So you’re unhappy with the Supreme Court judges who turned the clock back on environmentalism, abortion, school prayers and guns? Are you angry because they are ideologues with a reactionary agenda, flexing their muscles to destroy rights, weaken government, and endanger the planet?
Me too. They are reprehensible.
But let’s be honest: the problem is not only with the judges. The problem, or at least a significant part of it, lies in the US Constitution itself.
Yes, the sacred Constitution, a document drafted in 1787 by 55 wig-wearing men in Philadelphia. Our esteemed charter that lays out the fundamental rules and principles that underpin the American experiment: freedom of speech and religion, separation of powers, federalism, bicameralism, and all the other checks, balances, rights, promises, and innovations that make this nation what it is.
These days the Constitution is showing its age.
“It was written by a small group of white male landowners who clustered along the East Coast in a predominantly agrarian society in the late 1700s,” said David S. Low, a University of Virginia law school professor who studies courts and constitutions around the world. “How can it meet the needs of a very diverse country of over 300 million people in the 21st century, a military and economic superpower in a globalized world, a highly developed post-industrial nation that stretches from sea to shining sea? ?
In its defense, the 235-year-old Constitution proved remarkably resilient. It is the oldest constitution still in force in the world. Many young countries have used it as a model or source of inspiration, starting with France, whose revolution took place just a few years after ours. Countries emerging from colonialism in the 20th century also used it.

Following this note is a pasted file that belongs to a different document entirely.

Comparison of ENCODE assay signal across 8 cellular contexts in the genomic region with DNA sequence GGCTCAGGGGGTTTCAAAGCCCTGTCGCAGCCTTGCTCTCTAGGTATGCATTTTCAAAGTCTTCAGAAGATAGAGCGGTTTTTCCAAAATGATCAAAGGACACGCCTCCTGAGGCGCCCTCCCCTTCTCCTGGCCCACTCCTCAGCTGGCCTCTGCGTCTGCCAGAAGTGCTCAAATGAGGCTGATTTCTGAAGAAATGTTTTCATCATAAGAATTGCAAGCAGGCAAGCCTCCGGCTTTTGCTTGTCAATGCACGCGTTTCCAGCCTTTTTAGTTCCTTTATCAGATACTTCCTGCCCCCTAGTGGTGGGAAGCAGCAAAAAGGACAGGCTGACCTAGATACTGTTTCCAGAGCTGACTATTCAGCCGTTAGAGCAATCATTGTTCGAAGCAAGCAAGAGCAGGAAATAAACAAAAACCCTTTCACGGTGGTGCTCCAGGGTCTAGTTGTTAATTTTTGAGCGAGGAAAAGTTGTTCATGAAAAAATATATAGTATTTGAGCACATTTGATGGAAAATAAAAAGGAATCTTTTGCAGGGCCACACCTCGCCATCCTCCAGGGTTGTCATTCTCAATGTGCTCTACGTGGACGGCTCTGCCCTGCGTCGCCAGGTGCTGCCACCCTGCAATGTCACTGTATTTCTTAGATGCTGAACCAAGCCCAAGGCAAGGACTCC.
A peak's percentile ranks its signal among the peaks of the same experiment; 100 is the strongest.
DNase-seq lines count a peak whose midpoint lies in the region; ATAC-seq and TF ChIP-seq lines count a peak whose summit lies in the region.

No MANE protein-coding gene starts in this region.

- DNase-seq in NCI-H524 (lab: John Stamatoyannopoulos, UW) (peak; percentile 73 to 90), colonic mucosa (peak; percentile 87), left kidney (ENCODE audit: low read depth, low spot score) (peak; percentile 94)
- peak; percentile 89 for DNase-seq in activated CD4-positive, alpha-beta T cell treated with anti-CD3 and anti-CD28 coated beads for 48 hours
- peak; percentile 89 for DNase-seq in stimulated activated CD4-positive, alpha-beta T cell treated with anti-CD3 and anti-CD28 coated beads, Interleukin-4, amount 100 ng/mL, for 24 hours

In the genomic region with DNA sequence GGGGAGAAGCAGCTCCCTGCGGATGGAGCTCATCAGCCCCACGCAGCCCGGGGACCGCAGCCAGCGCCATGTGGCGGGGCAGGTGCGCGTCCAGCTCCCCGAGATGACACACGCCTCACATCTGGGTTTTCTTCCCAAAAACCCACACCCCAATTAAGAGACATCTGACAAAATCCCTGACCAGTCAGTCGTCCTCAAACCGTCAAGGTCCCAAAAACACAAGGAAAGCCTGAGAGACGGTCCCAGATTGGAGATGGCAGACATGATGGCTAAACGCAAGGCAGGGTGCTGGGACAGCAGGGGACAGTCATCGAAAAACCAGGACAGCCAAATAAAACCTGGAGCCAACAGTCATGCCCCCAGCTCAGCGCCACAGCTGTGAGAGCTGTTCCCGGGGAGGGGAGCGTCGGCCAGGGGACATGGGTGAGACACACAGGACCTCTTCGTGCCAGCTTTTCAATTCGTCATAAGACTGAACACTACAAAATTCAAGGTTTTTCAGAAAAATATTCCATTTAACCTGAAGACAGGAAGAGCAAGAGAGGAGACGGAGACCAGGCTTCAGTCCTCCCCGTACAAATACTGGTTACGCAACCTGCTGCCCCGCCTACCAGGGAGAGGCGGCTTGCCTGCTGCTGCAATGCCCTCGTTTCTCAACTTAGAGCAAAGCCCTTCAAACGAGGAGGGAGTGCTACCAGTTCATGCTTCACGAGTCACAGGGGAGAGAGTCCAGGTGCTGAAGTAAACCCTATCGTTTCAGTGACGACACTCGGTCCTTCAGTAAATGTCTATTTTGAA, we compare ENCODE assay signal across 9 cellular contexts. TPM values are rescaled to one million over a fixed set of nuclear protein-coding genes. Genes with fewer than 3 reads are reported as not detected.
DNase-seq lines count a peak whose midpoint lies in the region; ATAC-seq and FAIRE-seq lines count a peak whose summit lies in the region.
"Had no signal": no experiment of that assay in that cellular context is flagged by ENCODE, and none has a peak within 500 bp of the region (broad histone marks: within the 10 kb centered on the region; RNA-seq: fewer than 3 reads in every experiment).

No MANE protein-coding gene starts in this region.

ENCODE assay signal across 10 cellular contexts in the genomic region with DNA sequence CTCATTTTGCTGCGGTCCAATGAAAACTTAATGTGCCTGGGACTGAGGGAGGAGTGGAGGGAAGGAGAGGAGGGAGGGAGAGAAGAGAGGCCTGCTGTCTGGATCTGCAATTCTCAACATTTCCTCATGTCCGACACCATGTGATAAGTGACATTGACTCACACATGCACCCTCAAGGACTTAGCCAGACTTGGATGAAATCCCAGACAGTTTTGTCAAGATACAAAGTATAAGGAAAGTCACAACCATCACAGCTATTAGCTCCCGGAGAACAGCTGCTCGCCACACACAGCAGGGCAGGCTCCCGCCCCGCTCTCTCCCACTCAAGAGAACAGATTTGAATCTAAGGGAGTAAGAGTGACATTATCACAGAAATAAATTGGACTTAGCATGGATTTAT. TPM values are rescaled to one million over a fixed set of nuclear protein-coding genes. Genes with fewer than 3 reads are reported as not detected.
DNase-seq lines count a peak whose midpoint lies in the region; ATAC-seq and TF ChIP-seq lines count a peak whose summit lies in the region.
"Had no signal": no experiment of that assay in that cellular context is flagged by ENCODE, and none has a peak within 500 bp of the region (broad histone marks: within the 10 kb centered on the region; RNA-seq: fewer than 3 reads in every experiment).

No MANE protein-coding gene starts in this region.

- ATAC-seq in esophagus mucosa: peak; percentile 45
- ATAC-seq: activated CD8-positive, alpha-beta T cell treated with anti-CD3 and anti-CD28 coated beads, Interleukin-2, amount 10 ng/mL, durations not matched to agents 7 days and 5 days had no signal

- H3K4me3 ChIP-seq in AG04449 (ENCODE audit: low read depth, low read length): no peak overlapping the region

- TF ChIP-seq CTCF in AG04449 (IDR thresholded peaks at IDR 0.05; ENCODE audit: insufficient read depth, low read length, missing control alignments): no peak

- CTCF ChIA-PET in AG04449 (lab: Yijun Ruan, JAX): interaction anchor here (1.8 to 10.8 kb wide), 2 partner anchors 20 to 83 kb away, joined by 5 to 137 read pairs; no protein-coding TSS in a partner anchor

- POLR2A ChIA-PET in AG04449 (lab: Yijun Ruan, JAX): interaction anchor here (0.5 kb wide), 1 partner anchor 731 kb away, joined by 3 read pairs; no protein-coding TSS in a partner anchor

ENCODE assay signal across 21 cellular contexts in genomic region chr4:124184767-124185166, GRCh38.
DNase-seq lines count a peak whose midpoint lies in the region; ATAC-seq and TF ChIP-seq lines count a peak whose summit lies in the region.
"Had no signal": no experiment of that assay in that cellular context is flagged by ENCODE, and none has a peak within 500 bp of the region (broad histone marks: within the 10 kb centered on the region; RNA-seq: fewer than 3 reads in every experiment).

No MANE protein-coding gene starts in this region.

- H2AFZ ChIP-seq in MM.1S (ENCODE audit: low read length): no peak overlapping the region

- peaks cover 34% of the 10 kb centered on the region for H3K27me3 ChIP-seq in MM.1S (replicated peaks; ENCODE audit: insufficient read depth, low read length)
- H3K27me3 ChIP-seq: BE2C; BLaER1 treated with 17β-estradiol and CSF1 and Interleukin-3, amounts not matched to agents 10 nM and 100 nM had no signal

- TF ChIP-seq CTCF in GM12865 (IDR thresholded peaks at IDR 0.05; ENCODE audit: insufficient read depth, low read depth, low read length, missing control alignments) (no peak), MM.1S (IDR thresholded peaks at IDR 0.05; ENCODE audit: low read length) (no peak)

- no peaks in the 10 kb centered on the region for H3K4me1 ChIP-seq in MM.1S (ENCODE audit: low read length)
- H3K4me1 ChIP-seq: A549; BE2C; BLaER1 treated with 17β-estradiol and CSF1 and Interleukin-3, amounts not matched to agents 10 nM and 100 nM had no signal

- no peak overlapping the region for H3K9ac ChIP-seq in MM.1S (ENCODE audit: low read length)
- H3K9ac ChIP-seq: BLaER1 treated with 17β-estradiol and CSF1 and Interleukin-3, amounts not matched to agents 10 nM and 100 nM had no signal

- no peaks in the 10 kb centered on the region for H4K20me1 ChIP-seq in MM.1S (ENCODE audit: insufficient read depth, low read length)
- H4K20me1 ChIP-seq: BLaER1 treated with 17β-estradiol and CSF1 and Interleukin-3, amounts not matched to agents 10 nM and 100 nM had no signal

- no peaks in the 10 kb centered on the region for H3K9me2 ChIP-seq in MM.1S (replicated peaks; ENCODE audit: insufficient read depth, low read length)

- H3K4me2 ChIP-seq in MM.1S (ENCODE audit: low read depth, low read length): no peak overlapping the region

But today it is too inflexible, not democratic enough, and even somewhat non-functional. Many are looking at it now less like a role model than as an example of what to avoid.
Here are some criticisms.
The constitution created an undemocratic US Senate that gives the same representation – two senators – to a state like Wyoming, which has fewer than 600,000 people, as California, which has almost 40 million people.
He established a voting system that allows the election of presidents who did not win the popular vote.
It contains outdated and dangerous provisions, such as the anachronistic “right to bear arms,” which reflects long-forgotten fears dating back to post-revolutionary America. Today, no country protects the right to bear arms in its constitution, with the exception of USA, Guatemala and Mexico.
Moreover, constitutional thinking has evolved since 1787. Today, most new constitutions include many more enumerated rights than ours,” notes David Lowe. For example, the right to education, the right to privacy, food, health care and housing. Many modern constitutions protect reproductive rights, freedom of movement, the right to unionize, and the rights of persons with disabilities.
Today, over 100 national constitutions include explicit references to environmental rights.